How Turning Works

After the justification, comes the mechanics. Turn Undead is a talent that is open to any cleric or paladin of any religion, and can be taken from 1st level. Unlike previous editions of the game, paladins can turn undead just as well as clerics. Their connection to the divine is equally strong, it simply manifests in different ways. So have a look at the talent, and the accompanying feats and see what you think. It has a rather old-school feel about it, and is closer to the second edition mechanics than third. I think it’s evocative.

Turn Undead (Cleric Talent)
You draw upon raw divine power to cow the undead creatures before you.
At-Will | Supernatural, Fear
Standard Action

Duration: Concentration
Area of Effect: Close Burst 60 ft. radius
Target: All undead creatures in area of effect
Attack: Spellcraft vs. Will

You channel the power of your god through your holy symbol to drive away (and potentially destroy) undead creatures. You must have your holy symbol to hand in order to use Turn Undead and you must present that symbol in a bold and forthright fashion. Your power affects all undead within range, except those that have Total Cover. Line of Sight is not required for Turn Undead to work.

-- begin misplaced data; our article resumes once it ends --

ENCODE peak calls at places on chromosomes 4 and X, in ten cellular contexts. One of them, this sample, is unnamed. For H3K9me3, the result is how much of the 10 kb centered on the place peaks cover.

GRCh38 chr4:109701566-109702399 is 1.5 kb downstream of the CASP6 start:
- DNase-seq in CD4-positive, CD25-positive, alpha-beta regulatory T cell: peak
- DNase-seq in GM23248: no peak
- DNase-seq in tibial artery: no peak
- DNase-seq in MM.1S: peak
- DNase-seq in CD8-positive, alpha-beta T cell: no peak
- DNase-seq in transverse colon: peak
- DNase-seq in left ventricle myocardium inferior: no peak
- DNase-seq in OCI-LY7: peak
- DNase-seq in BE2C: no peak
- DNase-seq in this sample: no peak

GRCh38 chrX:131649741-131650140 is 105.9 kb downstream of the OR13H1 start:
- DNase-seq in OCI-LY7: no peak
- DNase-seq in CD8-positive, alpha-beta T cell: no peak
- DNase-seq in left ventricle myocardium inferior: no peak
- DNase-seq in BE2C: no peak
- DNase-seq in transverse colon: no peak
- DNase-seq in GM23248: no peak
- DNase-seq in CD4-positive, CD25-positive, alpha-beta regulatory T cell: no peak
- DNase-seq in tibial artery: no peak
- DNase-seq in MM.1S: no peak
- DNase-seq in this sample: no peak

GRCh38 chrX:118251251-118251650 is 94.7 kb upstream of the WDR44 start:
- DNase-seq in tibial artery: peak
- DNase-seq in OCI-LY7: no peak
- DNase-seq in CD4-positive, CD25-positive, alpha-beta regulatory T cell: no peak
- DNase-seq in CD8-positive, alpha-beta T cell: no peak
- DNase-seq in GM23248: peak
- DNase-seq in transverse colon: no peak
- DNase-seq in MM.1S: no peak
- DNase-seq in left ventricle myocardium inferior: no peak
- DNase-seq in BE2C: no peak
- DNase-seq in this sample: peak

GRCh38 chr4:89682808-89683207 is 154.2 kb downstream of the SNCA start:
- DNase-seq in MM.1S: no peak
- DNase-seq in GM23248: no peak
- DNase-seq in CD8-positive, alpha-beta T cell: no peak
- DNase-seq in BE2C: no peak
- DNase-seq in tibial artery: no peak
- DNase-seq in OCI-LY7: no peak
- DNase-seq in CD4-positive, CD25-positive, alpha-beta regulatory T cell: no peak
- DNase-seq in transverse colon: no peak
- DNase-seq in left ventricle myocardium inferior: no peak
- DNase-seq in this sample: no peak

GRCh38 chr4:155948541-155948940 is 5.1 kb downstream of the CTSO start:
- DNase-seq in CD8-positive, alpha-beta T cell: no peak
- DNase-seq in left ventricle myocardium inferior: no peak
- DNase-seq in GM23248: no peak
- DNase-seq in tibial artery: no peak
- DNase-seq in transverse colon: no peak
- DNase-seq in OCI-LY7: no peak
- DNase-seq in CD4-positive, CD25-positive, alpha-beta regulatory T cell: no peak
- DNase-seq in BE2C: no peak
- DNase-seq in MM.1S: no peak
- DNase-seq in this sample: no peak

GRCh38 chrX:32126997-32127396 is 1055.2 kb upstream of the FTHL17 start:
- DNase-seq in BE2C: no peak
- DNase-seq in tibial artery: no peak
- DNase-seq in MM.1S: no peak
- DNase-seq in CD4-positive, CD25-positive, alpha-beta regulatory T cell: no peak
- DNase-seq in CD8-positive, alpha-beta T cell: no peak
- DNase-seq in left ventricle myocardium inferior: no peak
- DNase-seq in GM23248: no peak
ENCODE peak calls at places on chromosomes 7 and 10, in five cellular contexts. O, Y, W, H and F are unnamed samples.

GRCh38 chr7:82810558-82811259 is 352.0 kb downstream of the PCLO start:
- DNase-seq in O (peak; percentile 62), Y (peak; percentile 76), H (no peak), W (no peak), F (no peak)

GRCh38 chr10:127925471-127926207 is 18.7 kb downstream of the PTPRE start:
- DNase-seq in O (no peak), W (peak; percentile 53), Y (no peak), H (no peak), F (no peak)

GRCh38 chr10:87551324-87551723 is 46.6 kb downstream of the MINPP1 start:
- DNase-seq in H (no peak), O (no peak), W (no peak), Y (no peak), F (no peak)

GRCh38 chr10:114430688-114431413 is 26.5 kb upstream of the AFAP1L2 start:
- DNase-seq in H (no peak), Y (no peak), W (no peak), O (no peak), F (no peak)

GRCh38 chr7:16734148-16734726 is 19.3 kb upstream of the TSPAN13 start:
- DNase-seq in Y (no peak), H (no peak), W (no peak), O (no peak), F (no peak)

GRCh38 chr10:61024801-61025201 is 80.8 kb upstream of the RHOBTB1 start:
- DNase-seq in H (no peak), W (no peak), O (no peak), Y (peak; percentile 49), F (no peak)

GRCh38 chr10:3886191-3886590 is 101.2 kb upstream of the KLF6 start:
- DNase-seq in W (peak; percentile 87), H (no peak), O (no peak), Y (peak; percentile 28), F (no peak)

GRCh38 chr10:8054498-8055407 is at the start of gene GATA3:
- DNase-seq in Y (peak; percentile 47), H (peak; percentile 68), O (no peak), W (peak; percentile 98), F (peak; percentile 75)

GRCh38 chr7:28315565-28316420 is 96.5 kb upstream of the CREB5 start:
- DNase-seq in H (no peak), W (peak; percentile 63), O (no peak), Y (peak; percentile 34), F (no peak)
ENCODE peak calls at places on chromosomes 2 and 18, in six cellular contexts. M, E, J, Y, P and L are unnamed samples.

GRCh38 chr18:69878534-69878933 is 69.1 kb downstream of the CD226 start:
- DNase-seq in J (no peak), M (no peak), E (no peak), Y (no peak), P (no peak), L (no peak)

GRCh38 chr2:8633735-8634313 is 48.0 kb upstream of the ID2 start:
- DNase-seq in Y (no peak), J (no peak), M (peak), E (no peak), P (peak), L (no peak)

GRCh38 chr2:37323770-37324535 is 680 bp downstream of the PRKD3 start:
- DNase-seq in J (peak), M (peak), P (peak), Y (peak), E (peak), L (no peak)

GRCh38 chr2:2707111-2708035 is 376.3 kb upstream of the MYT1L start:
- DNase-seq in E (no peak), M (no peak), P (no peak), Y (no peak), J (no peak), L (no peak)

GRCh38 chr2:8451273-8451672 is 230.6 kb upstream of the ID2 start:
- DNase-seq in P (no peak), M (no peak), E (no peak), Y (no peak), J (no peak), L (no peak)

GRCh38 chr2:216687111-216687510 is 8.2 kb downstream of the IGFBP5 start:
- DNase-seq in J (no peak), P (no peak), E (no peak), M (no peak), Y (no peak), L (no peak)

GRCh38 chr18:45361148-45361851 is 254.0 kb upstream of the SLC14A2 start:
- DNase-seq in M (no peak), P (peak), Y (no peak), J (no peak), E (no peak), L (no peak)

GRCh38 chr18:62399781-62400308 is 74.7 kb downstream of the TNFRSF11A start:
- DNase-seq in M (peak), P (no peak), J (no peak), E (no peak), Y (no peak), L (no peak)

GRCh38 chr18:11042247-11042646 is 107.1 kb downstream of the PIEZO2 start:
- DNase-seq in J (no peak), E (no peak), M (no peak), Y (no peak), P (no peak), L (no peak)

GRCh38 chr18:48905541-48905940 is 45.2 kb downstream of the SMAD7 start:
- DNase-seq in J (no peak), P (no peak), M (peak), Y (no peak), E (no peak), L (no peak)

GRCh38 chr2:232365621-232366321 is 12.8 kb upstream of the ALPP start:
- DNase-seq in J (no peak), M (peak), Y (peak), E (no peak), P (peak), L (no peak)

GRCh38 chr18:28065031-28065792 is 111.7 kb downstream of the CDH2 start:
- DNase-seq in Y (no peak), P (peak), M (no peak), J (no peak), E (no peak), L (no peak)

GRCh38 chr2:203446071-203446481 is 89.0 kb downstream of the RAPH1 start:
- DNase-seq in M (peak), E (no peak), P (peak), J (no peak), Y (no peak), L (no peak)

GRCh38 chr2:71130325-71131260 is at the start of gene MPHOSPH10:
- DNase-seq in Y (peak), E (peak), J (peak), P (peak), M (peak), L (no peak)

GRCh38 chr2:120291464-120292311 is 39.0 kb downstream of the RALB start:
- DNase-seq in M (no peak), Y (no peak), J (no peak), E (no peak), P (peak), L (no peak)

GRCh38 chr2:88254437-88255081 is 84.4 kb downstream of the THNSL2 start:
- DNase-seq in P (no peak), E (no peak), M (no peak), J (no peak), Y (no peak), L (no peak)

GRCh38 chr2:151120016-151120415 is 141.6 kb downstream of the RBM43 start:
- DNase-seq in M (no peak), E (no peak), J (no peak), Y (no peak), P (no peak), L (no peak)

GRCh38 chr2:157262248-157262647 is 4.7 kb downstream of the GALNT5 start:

Make one attack roll and compare it to the Will defence of all the undead in the area. A successful attack against undead creatures of half your level or less instantly destroys them. They burn away in less than a round, leaving nothing but a pile of fetid ash to remember them by. All other affected undead flee until they are outside the area of effect of this talent.  They are also Shaken (a -2 morale penalty on all defences, saving throws, skill checks and ability checks) for as long as your maintain the turning effect.